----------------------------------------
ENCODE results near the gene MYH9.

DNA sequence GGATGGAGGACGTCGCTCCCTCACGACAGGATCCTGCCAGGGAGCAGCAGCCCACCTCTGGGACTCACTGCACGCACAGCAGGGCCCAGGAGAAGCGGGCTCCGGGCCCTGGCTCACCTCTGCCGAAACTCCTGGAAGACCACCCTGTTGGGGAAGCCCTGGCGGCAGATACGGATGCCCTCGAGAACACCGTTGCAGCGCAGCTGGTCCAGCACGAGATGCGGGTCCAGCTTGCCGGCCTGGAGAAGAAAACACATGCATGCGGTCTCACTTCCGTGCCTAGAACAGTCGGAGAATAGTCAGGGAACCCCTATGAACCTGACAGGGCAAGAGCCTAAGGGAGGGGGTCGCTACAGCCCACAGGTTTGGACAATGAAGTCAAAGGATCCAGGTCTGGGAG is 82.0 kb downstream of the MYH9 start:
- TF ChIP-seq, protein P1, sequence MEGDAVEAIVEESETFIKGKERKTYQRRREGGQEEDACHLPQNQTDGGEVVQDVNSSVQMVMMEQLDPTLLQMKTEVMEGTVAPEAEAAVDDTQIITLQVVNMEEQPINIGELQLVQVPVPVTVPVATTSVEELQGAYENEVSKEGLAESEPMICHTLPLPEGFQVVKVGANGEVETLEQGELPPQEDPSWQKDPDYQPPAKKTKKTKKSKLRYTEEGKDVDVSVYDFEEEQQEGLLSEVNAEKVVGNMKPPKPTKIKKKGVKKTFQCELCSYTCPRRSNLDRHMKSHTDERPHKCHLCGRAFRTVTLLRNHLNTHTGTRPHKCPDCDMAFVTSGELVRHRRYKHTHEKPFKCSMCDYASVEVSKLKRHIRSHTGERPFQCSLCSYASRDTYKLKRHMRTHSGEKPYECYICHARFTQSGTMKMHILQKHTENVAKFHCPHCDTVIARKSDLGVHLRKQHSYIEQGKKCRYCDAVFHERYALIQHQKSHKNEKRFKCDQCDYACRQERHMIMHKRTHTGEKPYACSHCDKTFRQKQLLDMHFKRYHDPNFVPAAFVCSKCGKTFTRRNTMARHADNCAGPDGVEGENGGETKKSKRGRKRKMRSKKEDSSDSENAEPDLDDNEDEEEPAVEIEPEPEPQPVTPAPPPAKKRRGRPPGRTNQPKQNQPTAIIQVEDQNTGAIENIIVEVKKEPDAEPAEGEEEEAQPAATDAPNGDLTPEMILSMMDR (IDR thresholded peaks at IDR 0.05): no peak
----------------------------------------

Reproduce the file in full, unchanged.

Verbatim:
ENCODE results near the gene MYH9.

DNA sequence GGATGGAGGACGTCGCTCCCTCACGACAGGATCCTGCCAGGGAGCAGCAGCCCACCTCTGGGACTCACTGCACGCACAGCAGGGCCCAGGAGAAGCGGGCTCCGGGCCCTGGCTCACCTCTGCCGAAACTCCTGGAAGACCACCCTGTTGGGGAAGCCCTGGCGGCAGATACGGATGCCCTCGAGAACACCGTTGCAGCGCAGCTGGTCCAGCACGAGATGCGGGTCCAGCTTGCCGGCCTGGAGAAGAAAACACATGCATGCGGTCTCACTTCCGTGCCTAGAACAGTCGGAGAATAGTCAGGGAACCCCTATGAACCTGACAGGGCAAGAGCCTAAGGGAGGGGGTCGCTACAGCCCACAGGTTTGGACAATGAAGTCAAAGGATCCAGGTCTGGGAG is 82.0 kb downstream of the MYH9 start:
- TF ChIP-seq, protein P1, sequence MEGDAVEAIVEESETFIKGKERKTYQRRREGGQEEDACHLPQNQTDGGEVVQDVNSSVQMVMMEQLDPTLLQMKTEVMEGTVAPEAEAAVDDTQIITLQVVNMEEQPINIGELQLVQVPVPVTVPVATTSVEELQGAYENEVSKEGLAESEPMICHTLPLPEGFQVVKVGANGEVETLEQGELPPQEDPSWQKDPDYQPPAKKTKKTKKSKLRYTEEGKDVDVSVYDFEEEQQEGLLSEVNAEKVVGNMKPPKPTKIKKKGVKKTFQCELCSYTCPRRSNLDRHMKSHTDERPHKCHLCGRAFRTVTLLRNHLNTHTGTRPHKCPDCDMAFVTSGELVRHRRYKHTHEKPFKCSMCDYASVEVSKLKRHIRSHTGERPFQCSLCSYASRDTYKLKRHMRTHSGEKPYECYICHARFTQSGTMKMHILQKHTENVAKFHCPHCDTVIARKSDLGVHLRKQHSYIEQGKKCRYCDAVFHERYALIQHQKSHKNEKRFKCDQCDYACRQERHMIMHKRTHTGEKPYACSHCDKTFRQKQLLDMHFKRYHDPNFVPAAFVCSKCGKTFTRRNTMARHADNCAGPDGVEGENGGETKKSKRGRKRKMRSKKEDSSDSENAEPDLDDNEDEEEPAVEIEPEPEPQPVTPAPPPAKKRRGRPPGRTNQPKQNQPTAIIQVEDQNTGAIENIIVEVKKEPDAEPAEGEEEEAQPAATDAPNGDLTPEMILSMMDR (IDR thresholded peaks at IDR 0.05): no peak